The Crips and the Bloods are at it again.
They’ve got their AK’s and OG’s and gin,
Marching to the beat of their own drum.
And really, it is a fantastic one.
The Crips and the Bloods were gangs known for their lethal hijinks on America’s urban landscapes. In the late 20th century they went at each other’s throats, popping caps and dropping bodies in the manner of countries at war. Drugs were their currency; hankerchiefs their flags; AK-47’s their atom bomb; OG’s their generals. Though bloody and not without casualties, gang warfare provided one spectacular benefit to both sides: fear. Both the Crips and the Bloods became programs on a network owned in part by Osama bin Laden.
Do they hear it? Where they at, those clowns?
The woods of the Congo are burning down;
They said “Y’all got three minutes to show ya face
Or cut another strand from the human race.
Boom, boom, we run this place.
Africa is now our home base.
This whole block, this whole rock, this whole Earth;
Nigga, we own the dirt.
Y’all could throw the stone, we gon’ clap first,”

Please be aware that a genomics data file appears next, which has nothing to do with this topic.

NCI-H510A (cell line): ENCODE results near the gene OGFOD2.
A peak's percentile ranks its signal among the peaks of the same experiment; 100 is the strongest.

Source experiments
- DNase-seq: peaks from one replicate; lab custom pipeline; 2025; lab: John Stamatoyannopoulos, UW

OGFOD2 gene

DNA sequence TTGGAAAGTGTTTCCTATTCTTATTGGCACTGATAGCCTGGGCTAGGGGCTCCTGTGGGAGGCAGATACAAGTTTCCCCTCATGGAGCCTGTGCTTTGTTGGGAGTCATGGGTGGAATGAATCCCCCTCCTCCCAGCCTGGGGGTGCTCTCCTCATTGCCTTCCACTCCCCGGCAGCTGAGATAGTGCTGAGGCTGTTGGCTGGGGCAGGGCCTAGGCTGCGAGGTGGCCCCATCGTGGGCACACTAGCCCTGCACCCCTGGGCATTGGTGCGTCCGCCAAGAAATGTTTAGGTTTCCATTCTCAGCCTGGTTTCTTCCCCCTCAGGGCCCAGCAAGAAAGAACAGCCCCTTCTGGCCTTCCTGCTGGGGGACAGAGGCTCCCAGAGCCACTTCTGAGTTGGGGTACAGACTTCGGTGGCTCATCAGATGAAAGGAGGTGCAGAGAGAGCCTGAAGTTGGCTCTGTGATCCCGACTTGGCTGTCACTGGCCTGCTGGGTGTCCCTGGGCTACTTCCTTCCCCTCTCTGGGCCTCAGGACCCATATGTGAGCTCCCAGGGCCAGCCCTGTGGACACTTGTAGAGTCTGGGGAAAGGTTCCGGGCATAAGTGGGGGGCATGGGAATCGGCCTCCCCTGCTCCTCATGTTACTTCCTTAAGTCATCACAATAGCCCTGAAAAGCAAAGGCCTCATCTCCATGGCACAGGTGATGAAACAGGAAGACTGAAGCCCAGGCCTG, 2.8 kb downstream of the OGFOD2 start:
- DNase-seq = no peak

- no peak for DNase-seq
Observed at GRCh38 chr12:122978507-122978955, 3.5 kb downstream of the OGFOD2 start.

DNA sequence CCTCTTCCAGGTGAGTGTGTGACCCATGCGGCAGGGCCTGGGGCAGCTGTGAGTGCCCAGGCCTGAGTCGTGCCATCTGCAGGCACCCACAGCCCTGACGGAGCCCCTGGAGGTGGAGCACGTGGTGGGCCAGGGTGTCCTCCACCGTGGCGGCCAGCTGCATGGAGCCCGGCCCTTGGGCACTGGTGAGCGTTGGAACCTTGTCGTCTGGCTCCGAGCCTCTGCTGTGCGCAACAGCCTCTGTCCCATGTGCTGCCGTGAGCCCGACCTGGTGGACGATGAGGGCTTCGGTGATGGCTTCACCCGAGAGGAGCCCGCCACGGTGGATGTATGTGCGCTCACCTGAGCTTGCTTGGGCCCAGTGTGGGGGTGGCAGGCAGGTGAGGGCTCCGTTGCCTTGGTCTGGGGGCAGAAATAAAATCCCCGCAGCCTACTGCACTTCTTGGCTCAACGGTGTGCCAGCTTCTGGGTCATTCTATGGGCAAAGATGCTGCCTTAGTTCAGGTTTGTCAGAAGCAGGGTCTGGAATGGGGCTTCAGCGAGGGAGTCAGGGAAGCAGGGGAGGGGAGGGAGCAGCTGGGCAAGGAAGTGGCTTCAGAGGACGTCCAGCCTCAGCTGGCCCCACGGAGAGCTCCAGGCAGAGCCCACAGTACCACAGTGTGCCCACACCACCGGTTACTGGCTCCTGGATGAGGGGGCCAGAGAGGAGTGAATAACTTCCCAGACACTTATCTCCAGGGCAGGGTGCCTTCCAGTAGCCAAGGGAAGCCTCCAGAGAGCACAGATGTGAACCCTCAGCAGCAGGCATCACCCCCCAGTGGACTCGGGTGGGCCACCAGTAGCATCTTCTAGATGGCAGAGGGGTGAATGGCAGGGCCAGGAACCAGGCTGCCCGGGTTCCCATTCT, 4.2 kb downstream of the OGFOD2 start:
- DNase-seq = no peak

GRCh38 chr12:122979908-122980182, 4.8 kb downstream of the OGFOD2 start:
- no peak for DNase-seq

As arrows flew over the sound.
But here, in Africa, a third-world continent that welcomed no one, the Crips and the Bloods were accessories around the necks of warlords. All their bravado, all their showmanship, all their street cred and criminal records—all was as wind in the face of the local Kony. And that unsettled them a great deal. For what realm but hell did not shiver with each titanic step they took?
Exodus, a game played too long
Played too strong by wronger men.
Hunger then, I wonder when,
Shall end on a note not sweetly sung.
2150. A global population too high to count, too poor to count, and too angry. While the rest of the world wrestled with nitrogen levels, the U.S. concocted a more solid solution, pouring it into the water supply and settling in for the long wait. By the middle of the year, the missing person reports had all but snitched away the deed. Blacks, latinos, and Asians were vanishing by the thousands, and waking up back in their ancestors’ homelands.